The vice president broke the 50:50 tie along party lines in the upper chamber of Congress in her role as president of the Senate.
Republicans claim the bill is not focused enough on relieving the economic burden of Covid-19 and is laden with liberal legislative projects such as the $15 per hour minimum wage
Progressive Democrats believe the bill does not go far enough.
A Morning Consult poll reveals broad bipartisan support amongst the American public, with 77 per cent backing the stimulus plan (71 per cent when it is labelled as a Democrat plan).
Breaking the tie to begin debate on Thursday, Ms Harris announced: “On this vote, the yeas are 50, the nays are 50, the Senate being equally divided, the vice president votes in the affirmative, and the motion to proceed is agreed to.”
Thursday’s vote was the second time Ms Harris has broken a tie — her first was in February when the Senate approved the preliminary guidance for committees in the drafting of the bill.
Republicans are not going to make passage of the bill a simple task though. Wisconsin Senator Ron Johnson has forced a reading of the entire 628-page bill in the chamber.
After 40 minutes the clerks had read 24 pages and Mr Johnson was the only senator in the chamber other than Senator Raphael Warnock who is presiding. It could take more than 15 hours to read the entire bill.
Senate Majority Leader Chuck Schumer slammed Mr Johnson’s stalling tactics, saying: “We all know this will merely delay the inevitable. It will accomplish little more than a few sore throats for the Senate clerks, who work very hard, day-in, day-out, to help the Senate function. And I want to thank our clerks, profoundly, for the work they do every day, including the arduous task ahead of them.”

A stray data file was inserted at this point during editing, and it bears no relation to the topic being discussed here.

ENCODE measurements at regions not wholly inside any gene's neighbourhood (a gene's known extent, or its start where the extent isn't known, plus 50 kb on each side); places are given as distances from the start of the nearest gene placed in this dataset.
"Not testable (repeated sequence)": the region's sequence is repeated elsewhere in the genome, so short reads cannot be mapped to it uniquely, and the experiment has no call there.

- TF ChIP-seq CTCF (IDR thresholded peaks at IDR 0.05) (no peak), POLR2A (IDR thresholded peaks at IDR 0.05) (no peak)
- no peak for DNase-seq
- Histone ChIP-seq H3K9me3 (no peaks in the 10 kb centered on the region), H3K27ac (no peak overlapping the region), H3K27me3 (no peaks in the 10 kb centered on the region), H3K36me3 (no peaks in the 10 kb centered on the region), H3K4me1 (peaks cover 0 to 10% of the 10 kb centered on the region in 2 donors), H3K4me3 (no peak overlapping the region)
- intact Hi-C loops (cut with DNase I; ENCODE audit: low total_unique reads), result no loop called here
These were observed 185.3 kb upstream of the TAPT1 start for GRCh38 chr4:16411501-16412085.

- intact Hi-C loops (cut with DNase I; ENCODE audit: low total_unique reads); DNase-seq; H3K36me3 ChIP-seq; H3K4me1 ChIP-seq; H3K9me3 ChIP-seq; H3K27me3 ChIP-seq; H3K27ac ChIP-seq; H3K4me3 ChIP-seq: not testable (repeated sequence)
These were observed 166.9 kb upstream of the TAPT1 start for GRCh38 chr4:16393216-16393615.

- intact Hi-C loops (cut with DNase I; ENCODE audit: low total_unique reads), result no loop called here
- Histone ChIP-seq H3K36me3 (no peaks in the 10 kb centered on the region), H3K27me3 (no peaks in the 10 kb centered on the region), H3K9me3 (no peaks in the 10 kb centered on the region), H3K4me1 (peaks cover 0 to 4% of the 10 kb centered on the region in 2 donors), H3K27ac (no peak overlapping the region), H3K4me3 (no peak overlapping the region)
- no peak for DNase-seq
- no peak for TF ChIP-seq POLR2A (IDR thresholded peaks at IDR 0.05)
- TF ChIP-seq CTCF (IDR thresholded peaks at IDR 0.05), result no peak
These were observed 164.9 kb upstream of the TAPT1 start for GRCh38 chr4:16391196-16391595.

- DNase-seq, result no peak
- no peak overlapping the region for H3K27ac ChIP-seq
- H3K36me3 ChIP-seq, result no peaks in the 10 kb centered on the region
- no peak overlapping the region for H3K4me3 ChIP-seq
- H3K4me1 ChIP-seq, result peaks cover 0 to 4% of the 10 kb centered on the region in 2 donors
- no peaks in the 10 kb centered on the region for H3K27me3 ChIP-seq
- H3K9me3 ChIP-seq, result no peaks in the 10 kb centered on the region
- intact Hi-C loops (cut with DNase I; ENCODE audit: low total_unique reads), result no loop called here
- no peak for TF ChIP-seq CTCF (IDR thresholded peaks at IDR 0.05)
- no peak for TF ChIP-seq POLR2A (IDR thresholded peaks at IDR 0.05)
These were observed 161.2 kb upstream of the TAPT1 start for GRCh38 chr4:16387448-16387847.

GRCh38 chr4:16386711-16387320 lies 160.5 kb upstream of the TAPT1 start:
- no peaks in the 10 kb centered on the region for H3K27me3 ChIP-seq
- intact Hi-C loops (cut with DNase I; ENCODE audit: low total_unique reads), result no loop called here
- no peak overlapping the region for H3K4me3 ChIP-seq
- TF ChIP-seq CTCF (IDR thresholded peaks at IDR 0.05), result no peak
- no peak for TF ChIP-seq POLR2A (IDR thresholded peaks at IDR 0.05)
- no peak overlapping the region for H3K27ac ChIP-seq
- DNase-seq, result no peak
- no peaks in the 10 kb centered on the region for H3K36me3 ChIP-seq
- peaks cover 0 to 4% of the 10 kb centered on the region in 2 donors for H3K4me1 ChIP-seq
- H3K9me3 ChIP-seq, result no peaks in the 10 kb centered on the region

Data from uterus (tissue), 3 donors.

There are still 20 hours of debate on the bill to be undertaken, followed by a “vote-a-rama” of almost unlimited amendments, expected to begin on Friday. Republicans are planning to make the process as difficult for Democrats as possible.
There was an earlier delay to the bill while the Congressional Budget Office scored it to see if it meets arcane rules that would allow Democrats to pass it through budget reconciliation — requiring only a simple majority and not the additional votes of 10 Republicans.
Mr Schumer has vowed that the Senate will stay in session this week until the bill is passed.
Once it has been through the rigmarole of amendments in the Senate, the bill must return to the House of Representatives before being sent to the president.